222-S Laboratory in transition VNSFS supported the recent transition of Hanford’s 222-S Laboratory to a new operating contractor. VNSFS has operated the lab for the past five years, providing complex analytical services supporting Hanford site cleanup, including the safe storage and retrieval of tank waste. Throughout our tenure, VNSFS lab staff performed an increasing number of analyses on highly radioactive waste samples while maintaining a stellar safety record. None of this would have been possible without the lab’s excellent management and staff. VNSFS gives a heartfelt thanks to the dedicated men and women for performing their work in a safe manner and supporting the Hanford cleanup mission. ERDF is key player VNSFS continues to operate the Environmental Restoration Disposal Facility (ERDF) and recently completed transition as a subcontractor under the Central Plateau Cleanup Company (CPCCo). The 107-acre facility is DOE’s largest landfill, authorized to dispose of low-level radioactive, hazardous and mixed wastes generated by Hanford cleanup activities. VNSFS has managed the Hanford landfill since 2013 and works closely with all Hanford waste generators to ensure waste acceptance criteria and regulatory compliance are met during all phases of waste generation, containerization, transport and disposal activities. Over time, ERDF has developed mechanisms to optimize waste disposal methods while continuing to operate in a safe and compliant manner. To date, ERDF has disposed of more than 20 million tons of waste safely, compliantly and efficiently. VNSFS will continue to build on the success of the past and has in place a dedicated and experienced team to ensure its continued success. VNSFS also is providing maintenance services to CPCCo for Hanford’s Integrated Disposal Facility (IDF), where the

low-activity waste canisters produced by the Direct-Feed Low Activity Waste project will be disposed. With work at both ERDF and IDF, VNSFS provides consistency of operations across both disposal facilities and more cost-effective operations.

Engineering services With more than 20 years of DOE engineering experience, Veolia can deliver nuclear, environmental, infrastructure, waste and robotics services. We are NQA-1 certified and have reach back to more than 1,000 engineers. VNSFS Engineering Division provides design, analysis, testing and consulting

Photos courtesy Veolia Nuclear Solutions - Federal Services The Hanford 222 S Laboratory, formerly managed by Veolia Nuclear Solutions Federal Services, analyzes highly radioactive waste as part of the site cleanup.

A 360-degree view of the Hanford 222-S Lab, where, since 2016, Veolia performed more than 110,000 analyses on complex radiological and industrial hygiene samples to further the Hanford cleanup mission and prepare for final vitrification of tank waste.

services for a wide range of nuclear and industrial applications. With this wide-ranging expertise, we are able to solve complex problems using innovative and efficient solutions. VNSFS works with DOE and its Hanford site contractors to responsibly maintain viable site infrastructure to support the Hanford mission, including the science and technology missions. Our engineers are the backbone of our organization, providing the intelligent design, project integration and interface for our technologies.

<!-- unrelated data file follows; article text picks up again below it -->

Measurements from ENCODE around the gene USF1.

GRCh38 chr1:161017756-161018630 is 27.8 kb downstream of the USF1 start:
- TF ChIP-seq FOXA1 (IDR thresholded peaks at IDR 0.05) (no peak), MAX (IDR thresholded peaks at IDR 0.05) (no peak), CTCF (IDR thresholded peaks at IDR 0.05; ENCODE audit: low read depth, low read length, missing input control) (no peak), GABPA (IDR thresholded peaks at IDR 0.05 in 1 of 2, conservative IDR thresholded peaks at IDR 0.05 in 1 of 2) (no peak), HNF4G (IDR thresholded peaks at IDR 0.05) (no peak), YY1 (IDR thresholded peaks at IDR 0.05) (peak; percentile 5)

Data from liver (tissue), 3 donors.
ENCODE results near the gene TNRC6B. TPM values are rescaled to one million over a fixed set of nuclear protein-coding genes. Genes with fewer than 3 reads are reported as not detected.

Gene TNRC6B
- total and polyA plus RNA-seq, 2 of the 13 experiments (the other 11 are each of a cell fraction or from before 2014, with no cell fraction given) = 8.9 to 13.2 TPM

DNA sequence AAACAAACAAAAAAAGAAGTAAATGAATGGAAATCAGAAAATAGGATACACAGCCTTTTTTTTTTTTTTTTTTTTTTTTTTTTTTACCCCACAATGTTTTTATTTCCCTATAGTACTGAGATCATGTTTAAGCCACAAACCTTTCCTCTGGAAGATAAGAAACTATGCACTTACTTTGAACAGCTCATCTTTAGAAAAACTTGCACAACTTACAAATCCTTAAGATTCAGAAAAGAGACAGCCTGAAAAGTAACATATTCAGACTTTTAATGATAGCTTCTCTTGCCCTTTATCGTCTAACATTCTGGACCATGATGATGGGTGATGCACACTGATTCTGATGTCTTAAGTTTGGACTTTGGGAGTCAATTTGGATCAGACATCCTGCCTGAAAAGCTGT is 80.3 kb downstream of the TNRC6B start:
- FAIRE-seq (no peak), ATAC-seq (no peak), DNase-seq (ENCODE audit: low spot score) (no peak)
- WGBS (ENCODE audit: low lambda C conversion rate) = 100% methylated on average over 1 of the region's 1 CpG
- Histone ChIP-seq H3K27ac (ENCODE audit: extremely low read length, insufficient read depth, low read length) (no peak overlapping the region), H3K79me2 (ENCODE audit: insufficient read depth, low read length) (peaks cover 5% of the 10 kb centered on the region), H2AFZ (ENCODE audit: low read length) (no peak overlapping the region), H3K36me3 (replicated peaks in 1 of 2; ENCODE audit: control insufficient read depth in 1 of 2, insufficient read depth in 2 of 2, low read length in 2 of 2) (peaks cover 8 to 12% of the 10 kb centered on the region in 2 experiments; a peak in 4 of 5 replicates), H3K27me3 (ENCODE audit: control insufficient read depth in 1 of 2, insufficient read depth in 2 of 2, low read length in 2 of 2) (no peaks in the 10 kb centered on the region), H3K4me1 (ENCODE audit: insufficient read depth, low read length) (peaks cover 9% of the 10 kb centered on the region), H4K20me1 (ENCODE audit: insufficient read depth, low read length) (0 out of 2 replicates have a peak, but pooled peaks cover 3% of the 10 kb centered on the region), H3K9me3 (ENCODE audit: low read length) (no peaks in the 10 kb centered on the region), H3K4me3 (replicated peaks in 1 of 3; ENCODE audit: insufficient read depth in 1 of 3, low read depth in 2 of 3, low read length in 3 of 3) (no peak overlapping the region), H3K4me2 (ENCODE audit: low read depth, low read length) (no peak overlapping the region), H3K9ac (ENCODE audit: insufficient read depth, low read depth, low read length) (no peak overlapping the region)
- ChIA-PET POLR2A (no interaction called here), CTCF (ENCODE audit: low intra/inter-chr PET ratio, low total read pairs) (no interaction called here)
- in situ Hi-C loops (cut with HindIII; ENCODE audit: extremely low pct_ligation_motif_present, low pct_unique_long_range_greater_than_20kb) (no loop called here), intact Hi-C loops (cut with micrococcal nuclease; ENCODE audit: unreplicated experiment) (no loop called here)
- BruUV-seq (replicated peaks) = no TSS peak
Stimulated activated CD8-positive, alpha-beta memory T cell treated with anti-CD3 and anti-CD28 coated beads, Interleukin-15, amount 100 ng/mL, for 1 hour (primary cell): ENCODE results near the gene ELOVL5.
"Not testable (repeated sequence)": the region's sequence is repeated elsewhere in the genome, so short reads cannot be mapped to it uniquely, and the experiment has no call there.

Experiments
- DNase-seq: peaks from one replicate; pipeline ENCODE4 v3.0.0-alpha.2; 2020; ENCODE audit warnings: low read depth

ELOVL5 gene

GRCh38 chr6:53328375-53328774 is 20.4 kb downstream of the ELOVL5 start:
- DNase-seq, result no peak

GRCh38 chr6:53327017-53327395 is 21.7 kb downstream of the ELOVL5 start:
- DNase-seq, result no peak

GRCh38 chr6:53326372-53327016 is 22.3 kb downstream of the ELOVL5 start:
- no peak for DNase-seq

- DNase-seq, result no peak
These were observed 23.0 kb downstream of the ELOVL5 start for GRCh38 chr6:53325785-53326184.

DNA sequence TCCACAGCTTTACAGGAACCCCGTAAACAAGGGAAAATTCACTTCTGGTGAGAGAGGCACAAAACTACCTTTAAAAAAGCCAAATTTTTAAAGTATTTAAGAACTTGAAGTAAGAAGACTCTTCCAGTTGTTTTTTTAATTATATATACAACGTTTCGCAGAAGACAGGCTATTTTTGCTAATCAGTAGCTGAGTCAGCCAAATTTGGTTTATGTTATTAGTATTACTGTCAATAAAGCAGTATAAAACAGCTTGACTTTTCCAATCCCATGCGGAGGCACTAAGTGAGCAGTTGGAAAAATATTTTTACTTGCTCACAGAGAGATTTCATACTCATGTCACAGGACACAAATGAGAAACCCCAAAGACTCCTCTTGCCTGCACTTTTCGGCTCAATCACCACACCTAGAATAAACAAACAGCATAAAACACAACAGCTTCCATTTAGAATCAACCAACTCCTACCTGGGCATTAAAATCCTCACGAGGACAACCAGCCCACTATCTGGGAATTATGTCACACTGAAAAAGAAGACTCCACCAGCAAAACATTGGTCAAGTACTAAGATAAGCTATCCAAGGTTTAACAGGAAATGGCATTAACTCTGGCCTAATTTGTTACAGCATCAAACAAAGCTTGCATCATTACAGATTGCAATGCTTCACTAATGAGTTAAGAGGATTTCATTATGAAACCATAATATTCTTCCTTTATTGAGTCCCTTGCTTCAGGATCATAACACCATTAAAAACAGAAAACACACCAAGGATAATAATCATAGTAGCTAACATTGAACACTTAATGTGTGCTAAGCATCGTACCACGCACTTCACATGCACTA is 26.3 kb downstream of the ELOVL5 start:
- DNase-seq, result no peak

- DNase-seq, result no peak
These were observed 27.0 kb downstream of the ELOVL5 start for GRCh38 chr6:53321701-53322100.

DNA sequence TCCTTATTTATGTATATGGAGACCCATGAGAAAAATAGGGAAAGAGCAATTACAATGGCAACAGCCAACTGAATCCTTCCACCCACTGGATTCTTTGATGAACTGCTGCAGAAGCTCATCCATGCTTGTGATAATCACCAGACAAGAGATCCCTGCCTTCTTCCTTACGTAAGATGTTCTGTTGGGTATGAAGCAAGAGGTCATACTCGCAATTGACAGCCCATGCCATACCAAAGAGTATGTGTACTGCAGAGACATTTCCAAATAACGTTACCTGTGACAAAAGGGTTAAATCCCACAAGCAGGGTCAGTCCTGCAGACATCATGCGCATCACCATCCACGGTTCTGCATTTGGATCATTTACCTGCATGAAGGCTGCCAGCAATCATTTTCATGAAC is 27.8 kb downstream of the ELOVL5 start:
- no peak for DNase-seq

Technology deployment Thinking through DOE’s facility and waste challenges to come up with solutions for unsolved problems is part of what we do. VNSFS maintains a suite of Veolia-patented technologies to help address better ways to retrieve, treat and dispose of wastes. As example, our technology group is centered in Richland, where we worked with Pacific Northwest National Laboratory many years ago to commercialize and perfect our patented GeoMelt vitri-

fication technology, which today is helping DOE treat and dispose of previously orphaned sodium-contaminated wastes. With its many services and capabilities, VNSFS is proud to be a part of One Hanford – a team of highly skilled and dedicated workers. As one, we are committed to safe and ethical work practices throughout our project sites. Amanda Gilmore is the communications lead for business development for Veolia Nuclear Solutions - Federal Services.





HLMI is new manager for tank waste analysis at 222-S Laboratory The primary mission of the Hanford Site 222-S Laboratory is to provide analytical support for the storage and treatment of Hanford tank waste. In January, Hanford Laboratories Management and Integration (HLMI) took over as the prime contractor operating the lab. HLMI is a partnership between two small businesses: Navarro Research and Engineering Inc. and Advanced Technologies and Laboratories International Inc. These businesses bring world-class expertise and high-quality analytical services to the Hanford site. HLMI understands the critical role the 222-S Lab plays in safely ensuring timely and high-quality analytical services to achieve the Hanford site

mission. Hanford samples can be highly radioactive and are typically complex. As lab manager, I know our highly trained Don B. Hardy team is capable HLMI of handling the high volume of analytical services and providing innovative analytical techniques to meet and exceed Hanford mission requirements. As we move forward, we are committed to meeting the needs of Direct-Feed Low-Activity Waste operations as the Waste Treatment and

Immobilization Plant transitions to operations. The 222-S Laboratory staff will provide the analytical services to characterize tank waste to ensure it is suitable to be pretreated and fed to the plant’s Low-Activity Waste Facility for vitrification, or immobilization in glass. HLMI values its employees and recognizes they are key to the company’s success. The technical and operational challenges associated with operating a radiochemical laboratory are immense; however, we are confident our team is up to the challenge. As we have navigated through the Covid-19 pandemic, our employees have identified innovative solutions to ensure we keep one another safe and